Recognising Engine Numbers from Cine Film.

When I started collecting engine numbers in late 1962 to put in my Ian Allan ABC Combined Volume, I realised that a vast amount of cine film and still photos had been taken in the previous years by my late father and me; so I took the numbers off the various films when I was present.

Certain cine film clips my dad played over and over again to try and get the numbers - but with no success. As I started using my computer for image processing in the late 1990s most of these numbers that couldn't be read in the 1960s gave themselves up to the 1990s technology. However, there was one particular sequence of a County at Exeter St. Davids in Autumn 1962 where no matter what I did, I couldn't get the name or number.

There is a fault on the original film in that it jitters a lot, also I seem to recall it was extremely fast film for 1962 - 400ASA - and as a result is very grainy, add to this that the original sequence isn't that special anyway plus the compression needed to get it on the Internet - so the end result isn't that good. To see this rather poor bit of film click here.

I have always been something of an amateur astronomer and became aware in the mid 2000s of an astronomical programme that stacked and aligned movie frames to substantially improve the signal to noise ratio - the resulting pictures of Jupiter from telescopes in amateur's backyards were comparable with those produced 'normally' with the largest telescopes in the world.

As the programme can be downloaded for free I decided to give it a go and see if it would improve on my unidentified County at Exeter. The programme is called Registax and if you click here you can download it yourself. I now use the V5.1 update (28 April 2010).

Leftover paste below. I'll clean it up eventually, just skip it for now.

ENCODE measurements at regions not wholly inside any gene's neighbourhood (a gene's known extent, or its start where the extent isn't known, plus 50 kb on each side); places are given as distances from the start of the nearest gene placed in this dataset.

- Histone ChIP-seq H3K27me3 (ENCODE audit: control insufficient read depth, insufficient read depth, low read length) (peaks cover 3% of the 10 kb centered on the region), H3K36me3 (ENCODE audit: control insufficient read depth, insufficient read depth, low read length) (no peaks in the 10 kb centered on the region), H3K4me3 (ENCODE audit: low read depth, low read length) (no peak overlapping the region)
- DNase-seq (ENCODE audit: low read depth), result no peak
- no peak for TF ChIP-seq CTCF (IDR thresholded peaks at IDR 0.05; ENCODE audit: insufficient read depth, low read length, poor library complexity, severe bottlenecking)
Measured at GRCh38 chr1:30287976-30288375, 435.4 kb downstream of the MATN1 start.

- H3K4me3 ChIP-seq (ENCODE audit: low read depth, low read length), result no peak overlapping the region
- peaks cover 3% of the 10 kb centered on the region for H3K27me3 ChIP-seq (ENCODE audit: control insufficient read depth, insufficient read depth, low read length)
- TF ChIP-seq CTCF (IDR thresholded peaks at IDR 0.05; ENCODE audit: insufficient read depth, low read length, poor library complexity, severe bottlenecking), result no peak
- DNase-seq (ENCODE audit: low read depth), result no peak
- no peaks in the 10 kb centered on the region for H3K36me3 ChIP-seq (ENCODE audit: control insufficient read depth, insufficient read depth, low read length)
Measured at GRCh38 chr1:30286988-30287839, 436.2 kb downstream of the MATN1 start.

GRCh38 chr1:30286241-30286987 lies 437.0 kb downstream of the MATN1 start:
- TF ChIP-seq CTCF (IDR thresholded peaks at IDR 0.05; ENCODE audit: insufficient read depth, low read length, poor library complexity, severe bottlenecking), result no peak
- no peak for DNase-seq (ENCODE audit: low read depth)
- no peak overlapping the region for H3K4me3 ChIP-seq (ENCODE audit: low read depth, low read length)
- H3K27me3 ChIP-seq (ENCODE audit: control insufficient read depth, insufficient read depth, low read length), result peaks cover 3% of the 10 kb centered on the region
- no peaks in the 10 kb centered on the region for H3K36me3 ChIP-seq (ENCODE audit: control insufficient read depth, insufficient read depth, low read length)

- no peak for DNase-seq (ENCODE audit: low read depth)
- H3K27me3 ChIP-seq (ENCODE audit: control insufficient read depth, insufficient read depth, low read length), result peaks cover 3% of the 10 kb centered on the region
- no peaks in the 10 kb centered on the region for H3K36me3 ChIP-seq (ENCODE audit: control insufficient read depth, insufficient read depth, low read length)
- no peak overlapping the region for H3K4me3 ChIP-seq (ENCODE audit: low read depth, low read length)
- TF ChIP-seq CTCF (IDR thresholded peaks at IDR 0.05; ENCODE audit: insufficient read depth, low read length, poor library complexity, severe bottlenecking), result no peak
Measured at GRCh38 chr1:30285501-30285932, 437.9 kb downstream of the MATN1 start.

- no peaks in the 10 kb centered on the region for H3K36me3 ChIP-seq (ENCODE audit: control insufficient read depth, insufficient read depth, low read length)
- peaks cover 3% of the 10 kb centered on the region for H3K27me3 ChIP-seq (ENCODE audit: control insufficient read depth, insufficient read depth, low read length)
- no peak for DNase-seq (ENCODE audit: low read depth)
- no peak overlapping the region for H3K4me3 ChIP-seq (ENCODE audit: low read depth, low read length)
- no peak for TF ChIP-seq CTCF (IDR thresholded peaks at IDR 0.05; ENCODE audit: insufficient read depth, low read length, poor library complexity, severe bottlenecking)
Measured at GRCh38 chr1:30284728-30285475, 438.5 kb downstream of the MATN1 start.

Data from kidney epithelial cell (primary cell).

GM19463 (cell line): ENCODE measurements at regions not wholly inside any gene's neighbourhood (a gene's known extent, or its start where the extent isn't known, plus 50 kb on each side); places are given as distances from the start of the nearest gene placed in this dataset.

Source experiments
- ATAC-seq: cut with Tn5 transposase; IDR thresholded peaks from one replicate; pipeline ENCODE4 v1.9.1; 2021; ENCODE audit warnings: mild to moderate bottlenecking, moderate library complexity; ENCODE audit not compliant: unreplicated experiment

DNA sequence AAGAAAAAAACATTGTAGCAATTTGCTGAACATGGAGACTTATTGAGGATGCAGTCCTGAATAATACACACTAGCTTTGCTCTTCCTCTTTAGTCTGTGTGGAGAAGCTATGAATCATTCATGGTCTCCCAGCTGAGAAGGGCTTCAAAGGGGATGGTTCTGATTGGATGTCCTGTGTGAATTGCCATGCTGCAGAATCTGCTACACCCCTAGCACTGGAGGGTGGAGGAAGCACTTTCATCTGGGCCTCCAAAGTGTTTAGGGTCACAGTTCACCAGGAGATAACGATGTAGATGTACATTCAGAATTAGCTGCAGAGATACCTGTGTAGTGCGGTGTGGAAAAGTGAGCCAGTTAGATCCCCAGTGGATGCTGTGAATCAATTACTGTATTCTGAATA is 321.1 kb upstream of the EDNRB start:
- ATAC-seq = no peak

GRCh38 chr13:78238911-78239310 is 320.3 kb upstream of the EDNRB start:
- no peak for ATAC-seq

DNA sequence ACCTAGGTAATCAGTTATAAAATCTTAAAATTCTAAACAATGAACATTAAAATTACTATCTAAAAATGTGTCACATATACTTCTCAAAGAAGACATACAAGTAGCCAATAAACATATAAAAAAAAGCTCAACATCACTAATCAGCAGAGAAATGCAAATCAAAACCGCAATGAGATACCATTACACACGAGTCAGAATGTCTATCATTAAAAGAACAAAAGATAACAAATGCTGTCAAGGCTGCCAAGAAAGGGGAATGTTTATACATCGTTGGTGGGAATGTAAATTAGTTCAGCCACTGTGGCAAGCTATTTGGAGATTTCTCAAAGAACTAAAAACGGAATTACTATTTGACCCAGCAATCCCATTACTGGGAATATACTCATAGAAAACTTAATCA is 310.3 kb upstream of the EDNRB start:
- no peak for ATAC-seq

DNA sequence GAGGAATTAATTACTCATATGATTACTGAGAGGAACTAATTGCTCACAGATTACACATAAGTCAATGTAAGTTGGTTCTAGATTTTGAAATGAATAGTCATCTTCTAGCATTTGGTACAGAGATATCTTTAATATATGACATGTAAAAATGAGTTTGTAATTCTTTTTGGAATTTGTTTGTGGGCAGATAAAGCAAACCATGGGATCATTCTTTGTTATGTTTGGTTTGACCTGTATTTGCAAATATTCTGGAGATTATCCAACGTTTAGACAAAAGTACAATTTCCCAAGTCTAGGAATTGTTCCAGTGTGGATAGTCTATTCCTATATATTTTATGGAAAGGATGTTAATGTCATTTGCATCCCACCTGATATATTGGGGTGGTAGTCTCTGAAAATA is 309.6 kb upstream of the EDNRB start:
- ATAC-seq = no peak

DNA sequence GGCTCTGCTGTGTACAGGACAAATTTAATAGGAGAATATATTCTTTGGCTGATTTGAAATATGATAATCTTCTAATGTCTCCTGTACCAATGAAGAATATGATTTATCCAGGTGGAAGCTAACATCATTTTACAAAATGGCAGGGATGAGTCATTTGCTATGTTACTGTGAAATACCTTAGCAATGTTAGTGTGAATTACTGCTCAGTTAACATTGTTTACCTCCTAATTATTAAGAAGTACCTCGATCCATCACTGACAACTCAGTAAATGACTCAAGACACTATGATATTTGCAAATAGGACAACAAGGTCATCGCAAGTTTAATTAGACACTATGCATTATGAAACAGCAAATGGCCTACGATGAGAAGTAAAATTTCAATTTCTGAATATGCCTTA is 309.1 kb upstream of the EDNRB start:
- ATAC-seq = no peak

My understanding is that it improves the S/N ratio by square root of the number of images you can stack - if you stack 4 the noise will be halved, if you stack 100 the noise will reduced to 10% of that originally. The sequence on the County nameplate when the train is stationary in Exeter station is made of 65 individual frames.

PHOTO 1 - REPRESENTATIVE OF THE BEST INDIVIDUAL FRAMES - VIRGIN CONDITION.

Unprocessed original single frame.

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PHOTO 2 - CLOSE UP OF THE NAMEPLATE FROM PHOTO 1 - IMPROVED USING PHOTOSHOP.

Note - very noisy and unable to read any of the lettering on the plate.

Nameplate only and improved using Photoshop.  Note - very noisy and unable to read any of the lettering on the plate.

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PHOTO 3 - ALL 65 FRAMES ALIGNED & STACKED USING REGISTAX.

Note the improvement in signal to noise ratio compared to photo no1.

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PHOTO 4 - CLOSE UP OF THE NAMEPLATE - ALL 65 FRAMES ALIGNED & STACKED USING REGISTAX PLUS IMPROVED USING PHOTOSHOP.

The final processed version of the nameplate using both Registax & Photoshop.  After 40+ years the County has finally given up her identity!

So after nearly 50 years the unidentified County has finally given up her secret - it's County of Pembroke. The improvement in S/N ratio compared with Photo 3 is amazing and shows just what a powerful tool the Registax programme is. The only sad news is that although I never got to see all the 30 members of the County class, I had seen County of Pembroke elsewhere and it was already underlined in my Ian Allan Combined Volume!

 

 

 


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